Other image scanners, including Anchore and Clair (the same scanner used by Quay), can be used to scan individual container images even if they are not part of a repository. Of course, one-off scanning is not efficient if you have a large-scale container deployment.
While Docker image security scanning is one critical way to find security flaws that could lead to a breach within a containerized application, it’s important to note that security scanning by no means provides full security coverage. There are several potential security problems that Docker security image scanning won’t help you find, including:
Docker image scanning will do nothing to help identify problems such as containers that are running as root (which is almost never a good idea), or an insecure Kubernetes configuration. You need to use other tools (such as Kubernetes pod security policies) to help protect against these environment-level threats.
Resources that are shared between containers, such as storage volumes or networking, may also have security vulnerabilities due to insecure configurations. Docker security image scanning won’t find these problems, because they exist outside container images.
In most cases, Docker image scanning tools check public security vulnerabilities databases to determine whether a package has a security problem. Obviously, this won’t help you if you use a package that has a security flaw that has not been publicly disclosed. For this reason, you can’t assume that your packages are safe just because your Docker security image scanner deems them to be so.
As we’ve noted above, Docker image security scanning works by checking to see whether specific packages that are included in a Docker image have known vulnerabilities. This strategy works well for finding many types of vulnerabilities.
However, a big limitation is that image scanners will not be able to find all potential problems in Docker images which include packages that are not publicly monitored for security vulnerabilities. For example, if you take an open source software package, customize it, rebuild it into a new package, and include that new, custom package in your Docker image, your image scanner will not be able to detect all potential problems in it, because the version of the package that you are using is different from the version tracked in public vulnerability databases.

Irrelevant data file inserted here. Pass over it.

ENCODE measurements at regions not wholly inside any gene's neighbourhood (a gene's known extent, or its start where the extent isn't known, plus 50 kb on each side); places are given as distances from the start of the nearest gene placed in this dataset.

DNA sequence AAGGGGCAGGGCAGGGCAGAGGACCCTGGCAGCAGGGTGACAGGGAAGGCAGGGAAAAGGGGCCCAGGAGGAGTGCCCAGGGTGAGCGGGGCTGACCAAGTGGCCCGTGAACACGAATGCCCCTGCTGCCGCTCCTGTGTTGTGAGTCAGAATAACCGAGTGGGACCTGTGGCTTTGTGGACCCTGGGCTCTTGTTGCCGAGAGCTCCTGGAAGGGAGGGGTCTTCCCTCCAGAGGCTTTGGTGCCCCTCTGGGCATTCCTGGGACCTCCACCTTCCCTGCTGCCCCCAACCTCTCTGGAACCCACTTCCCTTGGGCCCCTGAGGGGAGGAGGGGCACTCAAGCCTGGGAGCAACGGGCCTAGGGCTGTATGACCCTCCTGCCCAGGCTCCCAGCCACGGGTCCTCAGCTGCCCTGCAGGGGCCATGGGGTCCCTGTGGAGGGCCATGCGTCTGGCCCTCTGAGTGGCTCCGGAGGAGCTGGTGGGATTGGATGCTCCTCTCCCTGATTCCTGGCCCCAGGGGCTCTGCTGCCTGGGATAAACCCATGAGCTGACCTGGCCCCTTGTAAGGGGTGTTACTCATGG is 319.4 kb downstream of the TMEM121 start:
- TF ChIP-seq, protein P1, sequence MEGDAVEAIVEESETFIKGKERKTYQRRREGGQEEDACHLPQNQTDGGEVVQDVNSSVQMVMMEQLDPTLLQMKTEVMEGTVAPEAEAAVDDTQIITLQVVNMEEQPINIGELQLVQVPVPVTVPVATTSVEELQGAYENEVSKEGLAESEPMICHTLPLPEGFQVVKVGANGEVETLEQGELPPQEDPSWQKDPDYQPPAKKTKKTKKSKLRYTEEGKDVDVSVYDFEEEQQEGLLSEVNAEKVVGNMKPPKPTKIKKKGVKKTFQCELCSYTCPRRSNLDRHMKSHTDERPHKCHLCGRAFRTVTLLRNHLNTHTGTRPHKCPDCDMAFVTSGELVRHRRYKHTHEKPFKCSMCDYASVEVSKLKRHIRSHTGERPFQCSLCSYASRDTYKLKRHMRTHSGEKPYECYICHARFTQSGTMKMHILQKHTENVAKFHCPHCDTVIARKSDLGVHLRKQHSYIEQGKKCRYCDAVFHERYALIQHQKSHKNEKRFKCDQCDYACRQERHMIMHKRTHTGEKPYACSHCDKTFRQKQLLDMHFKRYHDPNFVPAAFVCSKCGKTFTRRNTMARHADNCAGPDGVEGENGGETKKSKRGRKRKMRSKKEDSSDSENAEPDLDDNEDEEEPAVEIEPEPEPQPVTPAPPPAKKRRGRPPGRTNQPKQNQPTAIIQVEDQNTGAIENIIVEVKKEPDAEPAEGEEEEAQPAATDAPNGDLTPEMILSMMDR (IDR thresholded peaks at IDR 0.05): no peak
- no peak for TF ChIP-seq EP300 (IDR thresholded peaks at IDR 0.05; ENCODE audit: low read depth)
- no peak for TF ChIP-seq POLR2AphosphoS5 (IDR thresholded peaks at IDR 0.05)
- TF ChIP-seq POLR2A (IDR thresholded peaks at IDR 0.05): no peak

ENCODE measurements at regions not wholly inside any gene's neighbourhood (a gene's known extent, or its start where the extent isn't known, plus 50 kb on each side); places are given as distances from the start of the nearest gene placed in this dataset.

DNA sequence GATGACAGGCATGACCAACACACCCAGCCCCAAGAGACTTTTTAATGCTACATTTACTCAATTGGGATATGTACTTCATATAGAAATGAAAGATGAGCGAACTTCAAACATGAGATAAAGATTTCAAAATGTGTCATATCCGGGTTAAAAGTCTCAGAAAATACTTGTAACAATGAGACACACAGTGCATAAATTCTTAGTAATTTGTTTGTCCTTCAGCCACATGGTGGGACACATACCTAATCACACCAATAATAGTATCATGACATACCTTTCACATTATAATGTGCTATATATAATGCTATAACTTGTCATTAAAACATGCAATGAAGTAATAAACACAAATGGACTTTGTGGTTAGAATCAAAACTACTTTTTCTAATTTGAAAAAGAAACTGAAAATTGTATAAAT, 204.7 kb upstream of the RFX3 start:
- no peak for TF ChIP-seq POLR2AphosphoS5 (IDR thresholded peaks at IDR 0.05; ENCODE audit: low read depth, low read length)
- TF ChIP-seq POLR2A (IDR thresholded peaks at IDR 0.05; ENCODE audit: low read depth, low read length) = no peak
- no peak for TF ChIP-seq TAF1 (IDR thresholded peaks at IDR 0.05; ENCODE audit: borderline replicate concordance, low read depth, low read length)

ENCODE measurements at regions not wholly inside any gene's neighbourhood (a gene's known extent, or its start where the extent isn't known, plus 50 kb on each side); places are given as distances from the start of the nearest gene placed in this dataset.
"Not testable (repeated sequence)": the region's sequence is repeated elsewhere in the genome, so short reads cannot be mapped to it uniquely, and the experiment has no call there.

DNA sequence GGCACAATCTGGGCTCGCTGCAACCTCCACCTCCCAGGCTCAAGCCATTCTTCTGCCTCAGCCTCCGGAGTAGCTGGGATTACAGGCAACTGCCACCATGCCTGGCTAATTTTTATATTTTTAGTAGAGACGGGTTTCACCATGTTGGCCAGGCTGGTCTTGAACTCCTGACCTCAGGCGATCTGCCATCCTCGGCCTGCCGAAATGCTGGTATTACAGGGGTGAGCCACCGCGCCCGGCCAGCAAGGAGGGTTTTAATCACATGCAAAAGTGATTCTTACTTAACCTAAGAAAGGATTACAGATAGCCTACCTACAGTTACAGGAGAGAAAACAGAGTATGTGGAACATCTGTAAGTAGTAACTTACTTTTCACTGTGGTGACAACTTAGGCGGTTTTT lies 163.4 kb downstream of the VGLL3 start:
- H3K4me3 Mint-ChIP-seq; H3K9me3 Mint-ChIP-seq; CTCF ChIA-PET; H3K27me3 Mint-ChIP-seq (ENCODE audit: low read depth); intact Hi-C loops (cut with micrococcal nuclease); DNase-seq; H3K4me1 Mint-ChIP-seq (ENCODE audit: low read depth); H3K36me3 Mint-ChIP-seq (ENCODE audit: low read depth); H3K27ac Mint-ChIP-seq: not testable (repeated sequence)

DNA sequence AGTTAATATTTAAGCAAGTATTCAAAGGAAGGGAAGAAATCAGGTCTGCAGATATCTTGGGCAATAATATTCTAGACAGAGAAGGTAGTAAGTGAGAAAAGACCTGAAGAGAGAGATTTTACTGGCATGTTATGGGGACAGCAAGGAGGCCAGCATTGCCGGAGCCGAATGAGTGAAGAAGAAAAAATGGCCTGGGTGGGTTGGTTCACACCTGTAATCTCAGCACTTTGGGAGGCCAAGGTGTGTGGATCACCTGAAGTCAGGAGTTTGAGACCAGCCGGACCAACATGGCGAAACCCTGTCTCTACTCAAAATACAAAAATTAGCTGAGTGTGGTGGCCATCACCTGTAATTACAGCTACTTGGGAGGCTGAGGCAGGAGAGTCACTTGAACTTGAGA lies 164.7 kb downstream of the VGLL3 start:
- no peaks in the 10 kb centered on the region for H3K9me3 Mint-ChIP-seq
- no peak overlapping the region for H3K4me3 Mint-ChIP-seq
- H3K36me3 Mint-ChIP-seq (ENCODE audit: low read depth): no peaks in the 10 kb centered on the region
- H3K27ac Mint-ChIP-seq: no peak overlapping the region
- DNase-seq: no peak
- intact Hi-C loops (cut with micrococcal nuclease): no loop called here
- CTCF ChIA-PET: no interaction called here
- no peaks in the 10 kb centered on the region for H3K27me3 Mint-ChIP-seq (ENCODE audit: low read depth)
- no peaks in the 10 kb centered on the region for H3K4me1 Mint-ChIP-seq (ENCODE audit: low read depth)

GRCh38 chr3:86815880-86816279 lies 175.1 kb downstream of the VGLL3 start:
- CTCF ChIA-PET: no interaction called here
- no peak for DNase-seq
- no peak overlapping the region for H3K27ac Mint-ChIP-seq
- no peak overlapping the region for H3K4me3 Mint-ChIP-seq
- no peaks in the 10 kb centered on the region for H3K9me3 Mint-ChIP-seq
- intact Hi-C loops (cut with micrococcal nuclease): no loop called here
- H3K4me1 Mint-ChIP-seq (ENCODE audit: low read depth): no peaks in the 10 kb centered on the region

Similarly, if you include open source code in a container by importing it as a tarball instead of using a package from a public repository, your image scanner probably won’t be able to scan that code, because it won’t recognize it as being part of a known package.
For protection in these types of situations, source code analysis tools like Mend are useful because they can determine the origins of your code, even if it includes a mix of original components and third-party open source code that was imported in bits and pieces into your application.
Docker image security scanning should certainly not be the only part of your container security strategy, but it’s a crucial one. Partnered with other security tools that can help you to monitor your container environment and orchestrator, as well as detect security problems in open source code included in a containerized application in ways that image scanners can’t track, image scanning is a foundational part of container security.